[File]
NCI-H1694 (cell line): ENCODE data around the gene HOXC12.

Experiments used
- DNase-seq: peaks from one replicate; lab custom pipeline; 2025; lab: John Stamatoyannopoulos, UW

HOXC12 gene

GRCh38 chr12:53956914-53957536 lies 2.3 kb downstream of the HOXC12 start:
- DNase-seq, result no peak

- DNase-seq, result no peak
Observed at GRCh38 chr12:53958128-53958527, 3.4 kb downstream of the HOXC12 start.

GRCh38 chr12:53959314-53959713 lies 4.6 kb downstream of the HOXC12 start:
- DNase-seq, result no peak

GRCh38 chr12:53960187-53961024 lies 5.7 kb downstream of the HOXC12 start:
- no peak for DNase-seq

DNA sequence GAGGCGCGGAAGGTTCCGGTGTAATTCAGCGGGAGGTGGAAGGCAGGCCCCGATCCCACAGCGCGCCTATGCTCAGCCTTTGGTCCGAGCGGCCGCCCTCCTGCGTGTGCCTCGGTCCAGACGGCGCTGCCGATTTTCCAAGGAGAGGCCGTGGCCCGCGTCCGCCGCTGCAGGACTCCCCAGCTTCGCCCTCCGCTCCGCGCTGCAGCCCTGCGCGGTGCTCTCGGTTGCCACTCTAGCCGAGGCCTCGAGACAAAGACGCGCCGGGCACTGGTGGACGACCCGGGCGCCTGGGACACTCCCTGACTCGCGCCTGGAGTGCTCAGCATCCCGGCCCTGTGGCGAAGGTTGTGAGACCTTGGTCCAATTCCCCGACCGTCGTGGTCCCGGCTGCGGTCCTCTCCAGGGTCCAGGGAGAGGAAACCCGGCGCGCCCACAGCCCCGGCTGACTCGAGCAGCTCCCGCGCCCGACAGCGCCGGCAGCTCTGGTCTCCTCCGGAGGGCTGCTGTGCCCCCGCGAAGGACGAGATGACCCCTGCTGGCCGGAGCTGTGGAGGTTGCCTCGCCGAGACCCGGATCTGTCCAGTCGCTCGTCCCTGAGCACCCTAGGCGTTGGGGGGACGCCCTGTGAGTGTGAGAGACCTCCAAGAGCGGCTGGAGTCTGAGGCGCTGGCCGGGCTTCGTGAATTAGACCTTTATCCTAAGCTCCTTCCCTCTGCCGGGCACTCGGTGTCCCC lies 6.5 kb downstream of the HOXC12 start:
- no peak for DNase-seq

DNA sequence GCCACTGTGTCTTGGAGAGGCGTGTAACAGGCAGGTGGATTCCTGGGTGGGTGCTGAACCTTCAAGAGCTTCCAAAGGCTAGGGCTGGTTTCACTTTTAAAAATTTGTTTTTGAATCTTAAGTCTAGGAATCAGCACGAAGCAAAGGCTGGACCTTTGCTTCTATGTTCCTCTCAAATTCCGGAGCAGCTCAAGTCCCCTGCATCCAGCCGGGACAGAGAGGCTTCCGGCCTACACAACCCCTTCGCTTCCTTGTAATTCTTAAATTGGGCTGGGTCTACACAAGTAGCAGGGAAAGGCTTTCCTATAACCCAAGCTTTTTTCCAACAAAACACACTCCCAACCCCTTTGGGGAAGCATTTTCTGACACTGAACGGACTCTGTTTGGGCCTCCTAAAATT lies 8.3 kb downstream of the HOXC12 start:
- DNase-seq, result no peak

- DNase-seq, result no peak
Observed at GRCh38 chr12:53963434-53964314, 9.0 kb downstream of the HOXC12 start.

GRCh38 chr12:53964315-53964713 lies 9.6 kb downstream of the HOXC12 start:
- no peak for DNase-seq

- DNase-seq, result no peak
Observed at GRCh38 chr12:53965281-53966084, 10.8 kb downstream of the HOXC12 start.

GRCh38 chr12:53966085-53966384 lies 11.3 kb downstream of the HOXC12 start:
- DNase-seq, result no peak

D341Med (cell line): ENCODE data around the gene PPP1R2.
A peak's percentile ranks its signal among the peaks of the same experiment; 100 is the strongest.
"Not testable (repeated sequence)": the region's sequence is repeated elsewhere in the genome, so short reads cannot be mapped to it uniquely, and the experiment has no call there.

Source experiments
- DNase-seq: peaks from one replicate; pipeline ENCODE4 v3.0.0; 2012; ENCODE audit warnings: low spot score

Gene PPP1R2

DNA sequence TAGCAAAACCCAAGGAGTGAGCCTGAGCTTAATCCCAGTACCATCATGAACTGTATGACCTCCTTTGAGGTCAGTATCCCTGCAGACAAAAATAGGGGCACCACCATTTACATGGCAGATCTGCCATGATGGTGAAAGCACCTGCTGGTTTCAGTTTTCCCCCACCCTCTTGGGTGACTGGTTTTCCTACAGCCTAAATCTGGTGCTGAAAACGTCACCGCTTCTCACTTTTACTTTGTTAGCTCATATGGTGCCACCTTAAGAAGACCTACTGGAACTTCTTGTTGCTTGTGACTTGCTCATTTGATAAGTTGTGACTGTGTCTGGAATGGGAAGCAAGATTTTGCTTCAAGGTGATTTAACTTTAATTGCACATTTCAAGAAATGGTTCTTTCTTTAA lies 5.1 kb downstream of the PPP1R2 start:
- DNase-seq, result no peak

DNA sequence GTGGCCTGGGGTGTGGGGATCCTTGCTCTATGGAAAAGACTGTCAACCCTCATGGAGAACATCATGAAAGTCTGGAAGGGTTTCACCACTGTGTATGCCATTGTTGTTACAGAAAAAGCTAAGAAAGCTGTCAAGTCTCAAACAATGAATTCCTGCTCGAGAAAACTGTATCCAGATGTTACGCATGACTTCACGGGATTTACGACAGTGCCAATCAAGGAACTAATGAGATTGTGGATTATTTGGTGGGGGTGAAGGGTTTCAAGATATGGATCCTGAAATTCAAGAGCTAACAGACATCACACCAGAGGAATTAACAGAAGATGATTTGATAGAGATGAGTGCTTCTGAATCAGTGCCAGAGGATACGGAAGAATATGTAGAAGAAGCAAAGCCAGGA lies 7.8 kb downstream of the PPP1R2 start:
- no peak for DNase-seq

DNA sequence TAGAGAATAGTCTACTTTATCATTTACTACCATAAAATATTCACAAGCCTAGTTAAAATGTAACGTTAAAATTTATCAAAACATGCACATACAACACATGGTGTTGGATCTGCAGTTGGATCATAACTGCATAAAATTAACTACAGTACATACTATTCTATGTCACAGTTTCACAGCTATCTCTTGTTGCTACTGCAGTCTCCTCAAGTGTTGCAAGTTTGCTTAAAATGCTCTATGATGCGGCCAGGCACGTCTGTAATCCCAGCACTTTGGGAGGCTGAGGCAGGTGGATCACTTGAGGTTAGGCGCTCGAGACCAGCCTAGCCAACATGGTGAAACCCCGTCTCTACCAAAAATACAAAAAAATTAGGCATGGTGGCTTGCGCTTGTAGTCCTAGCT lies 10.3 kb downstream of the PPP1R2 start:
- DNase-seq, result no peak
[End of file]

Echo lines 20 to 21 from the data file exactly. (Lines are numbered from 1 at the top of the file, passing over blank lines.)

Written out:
- no peak for DNase-seq

- DNase-seq, result no peak